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Finns Seek to Bolster Soviet Trade Links : Russia Looks to West for Other Partners

December 30, 1985|United Press International

HELSINKI — Finnish businessmen are scrambling to shore up their special trade relationship with the Soviet Union now that Mikhail Gorbachev is firmly in power.

As the Soviet Union's oldest Western trade partner, Finland has established a special--even privileged--relationship through barter trade, personal contacts and hard-won knowledge of its superpower neighbor.

But Finnish businessmen say they fear Gorbachev's advent may change this close relationship. As the Eastern giant looks for other trade partners in the West, Finnish traders in Moscow are meeting new faces.

"As almost the whole regime has changed in Gorbachev's Russia, that might not necessarily threaten our trade," said Kauko Rastas, head of Polar, Finland's biggest construction company. "But it certainly means a lot of work for us."

The changes have resulted in more trips to Moscow by Finnish executives and in brisker, more businesslike meetings with their Soviet counterparts.

"Pack your razor and pajamas and fly to Moscow," advises Rastas, a veteran member of the Finno-Soviet trade commission, to those who want to maintain the special trade relationship.

"We must remember that the U.S.S.R. is a superpower, so the initiative has to come from us."

Enemies During War

It is difficult to find more disparate neighbors than the Communist giant and tiny, capitalist Finland--two countries that fought each other in World War II.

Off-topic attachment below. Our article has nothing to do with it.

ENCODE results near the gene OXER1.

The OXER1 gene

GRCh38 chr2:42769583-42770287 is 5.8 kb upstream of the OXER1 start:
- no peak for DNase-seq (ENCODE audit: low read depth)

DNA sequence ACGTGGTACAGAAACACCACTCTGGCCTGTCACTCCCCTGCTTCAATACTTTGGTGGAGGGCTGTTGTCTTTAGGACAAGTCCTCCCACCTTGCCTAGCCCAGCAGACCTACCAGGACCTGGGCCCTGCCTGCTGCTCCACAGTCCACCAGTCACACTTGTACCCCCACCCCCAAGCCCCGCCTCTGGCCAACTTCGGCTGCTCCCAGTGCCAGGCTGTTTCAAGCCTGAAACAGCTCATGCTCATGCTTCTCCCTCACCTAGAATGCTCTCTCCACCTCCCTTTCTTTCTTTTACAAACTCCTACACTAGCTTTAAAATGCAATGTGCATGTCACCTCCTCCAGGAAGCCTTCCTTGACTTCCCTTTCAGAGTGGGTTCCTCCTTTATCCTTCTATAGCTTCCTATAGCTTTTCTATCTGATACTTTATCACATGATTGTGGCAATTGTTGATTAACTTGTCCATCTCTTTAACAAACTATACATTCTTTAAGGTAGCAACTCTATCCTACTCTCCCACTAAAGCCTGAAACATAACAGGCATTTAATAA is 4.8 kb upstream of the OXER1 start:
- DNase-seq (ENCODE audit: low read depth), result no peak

Since fully repaying its war reparations to Moscow in 1952, Finland has exported to the Soviet Union everything from clothing and foodstuffs to fully built "turnkey" plants, special ships and oil rigs.

In their part of the barter trade, the Russians deliver crude oil, timber, gas and other raw materials through special clearing accounts.

But in a sign of changing times, the Soviet Union recently announced that it will deliver only 7 million tons of oil to Finland this year, 1 million tons short of the contract.

Neste, Finland's state-owned oil company, was forced to buy the balance on non-communist markets.

Finland is often said to have her head facing East but her heart in the West. Although two-thirds of Finland's foreign trade goes to Western Europe and North America, the Soviet Union remains her biggest individual trading partner.

Until the 1973 oil crisis, business with the Soviets amounted to 10% of Finland's foreign trade.

Trade Jumped, Fell

Ten years later, rising oil prices and a strong dollar caused this figure to leap to almost 30% of Finland's foreign trade. It then dropped to a current 20%.

Offsetting cyclical slumps in Western trade by increased sales to the Soviet Union, Finland's economy grew while Western economies stagnated. One foreign observer said the Finns "turned their Soviet trade into a fine art."

Now Finnish industry worries that the new, more competitive attitude in Moscow may place even higher demands on this fine art.

The new Soviet regime represents a far more complicated challenge for diversified, highly technical and sophisticated Finnish industry.

While the Finns are used to bartering goods for goods through the clearing system, they may now have to sell goods for free currency. An apparent simplification, in reality such a change would cause problems for the Finns.

Much of Finland's trade with Moscow comes as long-term goods like construction projects, while Soviet exports to Finland are short-term goods like crude oil.

Changing from the barter system to straight buying and selling would create difficulties for financing long-term projects like the Kostamus project, a town of 50,000 completed by Polar and other Finnish construction companies this year.

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